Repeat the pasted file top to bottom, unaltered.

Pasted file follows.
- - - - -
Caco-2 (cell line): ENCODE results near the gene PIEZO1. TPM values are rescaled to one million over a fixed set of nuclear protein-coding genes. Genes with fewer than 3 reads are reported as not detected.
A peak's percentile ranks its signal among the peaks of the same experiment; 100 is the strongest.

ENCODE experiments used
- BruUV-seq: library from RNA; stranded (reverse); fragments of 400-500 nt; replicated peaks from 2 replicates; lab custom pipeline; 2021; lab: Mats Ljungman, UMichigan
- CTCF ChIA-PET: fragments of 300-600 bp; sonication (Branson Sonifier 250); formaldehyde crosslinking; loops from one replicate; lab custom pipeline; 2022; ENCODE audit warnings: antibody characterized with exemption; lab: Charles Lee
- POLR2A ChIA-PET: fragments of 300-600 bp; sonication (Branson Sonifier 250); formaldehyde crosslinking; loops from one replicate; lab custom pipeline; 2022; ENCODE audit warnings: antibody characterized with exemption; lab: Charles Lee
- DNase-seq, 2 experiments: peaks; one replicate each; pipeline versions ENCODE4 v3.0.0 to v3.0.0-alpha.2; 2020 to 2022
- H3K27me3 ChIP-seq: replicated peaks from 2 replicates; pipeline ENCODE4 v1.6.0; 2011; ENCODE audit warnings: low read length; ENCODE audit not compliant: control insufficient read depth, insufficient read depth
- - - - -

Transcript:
Caco-2 (cell line): ENCODE results near the gene PIEZO1. TPM values are rescaled to one million over a fixed set of nuclear protein-coding genes. Genes with fewer than 3 reads are reported as not detected.
A peak's percentile ranks its signal among the peaks of the same experiment; 100 is the strongest.

ENCODE experiments used
- BruUV-seq: library from RNA; stranded (reverse); fragments of 400-500 nt; replicated peaks from 2 replicates; lab custom pipeline; 2021; lab: Mats Ljungman, UMichigan
- CTCF ChIA-PET: fragments of 300-600 bp; sonication (Branson Sonifier 250); formaldehyde crosslinking; loops from one replicate; lab custom pipeline; 2022; ENCODE audit warnings: antibody characterized with exemption; lab: Charles Lee
- POLR2A ChIA-PET: fragments of 300-600 bp; sonication (Branson Sonifier 250); formaldehyde crosslinking; loops from one replicate; lab custom pipeline; 2022; ENCODE audit warnings: antibody characterized with exemption; lab: Charles Lee
- DNase-seq, 2 experiments: peaks; one replicate each; pipeline versions ENCODE4 v3.0.0 to v3.0.0-alpha.2; 2020 to 2022
- H3K27me3 ChIP-seq: replicated peaks from 2 replicates; pipeline ENCODE4 v1.6.0; 2011; ENCODE audit warnings: low read length; ENCODE audit not compliant: control insufficient read depth, insufficient read depth